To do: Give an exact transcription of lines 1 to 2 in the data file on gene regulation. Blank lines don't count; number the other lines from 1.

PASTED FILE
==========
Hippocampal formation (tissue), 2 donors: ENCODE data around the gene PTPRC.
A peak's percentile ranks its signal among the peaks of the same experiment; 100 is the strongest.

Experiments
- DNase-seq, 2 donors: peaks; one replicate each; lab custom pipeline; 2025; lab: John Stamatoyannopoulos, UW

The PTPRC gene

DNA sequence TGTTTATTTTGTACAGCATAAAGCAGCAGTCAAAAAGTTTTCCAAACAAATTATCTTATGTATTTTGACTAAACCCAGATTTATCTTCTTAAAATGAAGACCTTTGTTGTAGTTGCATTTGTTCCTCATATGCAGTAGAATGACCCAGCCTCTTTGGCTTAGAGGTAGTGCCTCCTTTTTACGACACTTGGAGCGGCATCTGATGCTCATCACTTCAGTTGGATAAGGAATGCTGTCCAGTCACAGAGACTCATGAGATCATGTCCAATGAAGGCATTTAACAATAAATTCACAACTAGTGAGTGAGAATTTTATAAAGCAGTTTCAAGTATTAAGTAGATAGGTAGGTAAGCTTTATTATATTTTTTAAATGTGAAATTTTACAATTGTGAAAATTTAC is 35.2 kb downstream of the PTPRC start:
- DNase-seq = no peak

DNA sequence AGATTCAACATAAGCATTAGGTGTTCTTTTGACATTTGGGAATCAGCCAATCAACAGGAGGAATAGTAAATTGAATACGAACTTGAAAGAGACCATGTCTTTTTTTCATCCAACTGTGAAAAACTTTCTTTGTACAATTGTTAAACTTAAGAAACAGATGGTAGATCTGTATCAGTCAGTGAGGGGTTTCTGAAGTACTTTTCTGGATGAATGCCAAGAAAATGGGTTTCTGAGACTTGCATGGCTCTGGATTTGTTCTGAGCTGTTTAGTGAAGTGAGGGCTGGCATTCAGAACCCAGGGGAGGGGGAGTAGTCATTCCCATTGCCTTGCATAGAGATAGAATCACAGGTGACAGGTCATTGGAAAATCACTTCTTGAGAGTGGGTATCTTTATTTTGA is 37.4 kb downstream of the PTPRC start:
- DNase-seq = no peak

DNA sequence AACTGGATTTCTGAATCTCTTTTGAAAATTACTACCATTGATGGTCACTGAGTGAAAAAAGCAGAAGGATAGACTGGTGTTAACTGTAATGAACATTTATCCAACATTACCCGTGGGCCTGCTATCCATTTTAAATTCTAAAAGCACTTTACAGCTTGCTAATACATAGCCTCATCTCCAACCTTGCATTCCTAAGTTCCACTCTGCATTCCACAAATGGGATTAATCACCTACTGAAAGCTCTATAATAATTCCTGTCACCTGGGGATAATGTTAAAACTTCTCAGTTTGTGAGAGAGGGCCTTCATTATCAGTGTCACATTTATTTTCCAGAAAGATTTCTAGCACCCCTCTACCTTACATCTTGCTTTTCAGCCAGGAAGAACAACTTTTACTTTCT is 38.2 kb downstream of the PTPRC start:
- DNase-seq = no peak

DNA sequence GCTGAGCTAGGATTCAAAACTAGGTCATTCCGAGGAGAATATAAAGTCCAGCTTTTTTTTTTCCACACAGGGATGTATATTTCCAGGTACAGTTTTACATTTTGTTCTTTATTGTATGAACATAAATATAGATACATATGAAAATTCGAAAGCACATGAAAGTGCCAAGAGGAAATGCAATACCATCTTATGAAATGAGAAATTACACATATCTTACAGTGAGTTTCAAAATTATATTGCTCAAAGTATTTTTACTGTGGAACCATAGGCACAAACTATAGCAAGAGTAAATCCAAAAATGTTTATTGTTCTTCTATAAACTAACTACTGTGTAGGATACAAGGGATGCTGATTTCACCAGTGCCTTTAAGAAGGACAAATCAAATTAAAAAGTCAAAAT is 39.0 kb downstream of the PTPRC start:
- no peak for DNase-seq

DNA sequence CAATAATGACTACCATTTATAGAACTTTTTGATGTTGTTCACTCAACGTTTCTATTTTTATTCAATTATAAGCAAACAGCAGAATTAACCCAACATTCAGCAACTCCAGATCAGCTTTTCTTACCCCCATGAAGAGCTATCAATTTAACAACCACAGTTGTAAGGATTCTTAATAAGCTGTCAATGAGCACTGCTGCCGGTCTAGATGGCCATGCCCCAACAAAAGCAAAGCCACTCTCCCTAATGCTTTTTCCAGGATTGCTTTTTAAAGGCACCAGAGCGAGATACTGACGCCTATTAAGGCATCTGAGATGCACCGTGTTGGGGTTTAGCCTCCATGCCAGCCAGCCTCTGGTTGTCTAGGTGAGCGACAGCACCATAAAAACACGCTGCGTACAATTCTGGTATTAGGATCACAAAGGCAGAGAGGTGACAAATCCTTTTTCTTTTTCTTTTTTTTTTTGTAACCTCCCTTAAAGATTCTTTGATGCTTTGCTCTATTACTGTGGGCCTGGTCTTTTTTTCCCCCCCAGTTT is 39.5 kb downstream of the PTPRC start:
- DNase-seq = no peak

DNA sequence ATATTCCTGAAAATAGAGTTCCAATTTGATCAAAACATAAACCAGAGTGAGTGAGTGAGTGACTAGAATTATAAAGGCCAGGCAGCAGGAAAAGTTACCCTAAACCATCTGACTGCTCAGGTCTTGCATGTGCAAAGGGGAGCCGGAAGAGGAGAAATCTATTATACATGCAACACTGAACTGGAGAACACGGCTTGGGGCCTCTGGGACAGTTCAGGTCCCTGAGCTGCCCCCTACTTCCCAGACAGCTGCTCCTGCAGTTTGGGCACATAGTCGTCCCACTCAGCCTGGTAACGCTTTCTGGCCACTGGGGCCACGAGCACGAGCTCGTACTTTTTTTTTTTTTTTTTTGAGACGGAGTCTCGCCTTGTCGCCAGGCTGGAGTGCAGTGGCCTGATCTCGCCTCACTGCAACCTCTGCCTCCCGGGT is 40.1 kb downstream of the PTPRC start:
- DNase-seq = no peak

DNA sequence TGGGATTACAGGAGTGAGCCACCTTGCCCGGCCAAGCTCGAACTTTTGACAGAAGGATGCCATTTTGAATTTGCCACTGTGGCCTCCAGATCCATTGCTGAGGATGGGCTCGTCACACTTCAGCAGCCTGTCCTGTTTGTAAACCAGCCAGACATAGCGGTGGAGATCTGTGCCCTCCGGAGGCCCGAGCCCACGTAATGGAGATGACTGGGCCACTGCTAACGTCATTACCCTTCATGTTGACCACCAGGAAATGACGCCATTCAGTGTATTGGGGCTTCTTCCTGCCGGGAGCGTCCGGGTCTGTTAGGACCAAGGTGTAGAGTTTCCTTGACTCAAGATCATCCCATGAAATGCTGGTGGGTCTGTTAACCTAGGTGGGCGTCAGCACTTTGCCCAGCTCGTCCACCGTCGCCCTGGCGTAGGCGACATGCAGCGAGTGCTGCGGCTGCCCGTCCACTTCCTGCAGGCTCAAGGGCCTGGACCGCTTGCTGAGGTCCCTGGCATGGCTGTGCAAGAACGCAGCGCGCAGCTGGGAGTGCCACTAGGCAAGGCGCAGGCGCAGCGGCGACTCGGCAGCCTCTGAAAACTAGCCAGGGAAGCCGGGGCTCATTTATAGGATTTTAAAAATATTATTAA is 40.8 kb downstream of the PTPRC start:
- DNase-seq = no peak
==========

Hippocampal formation (tissue), 2 donors: ENCODE data around the gene PTPRC.
A peak's percentile ranks its signal among the peaks of the same experiment; 100 is the strongest.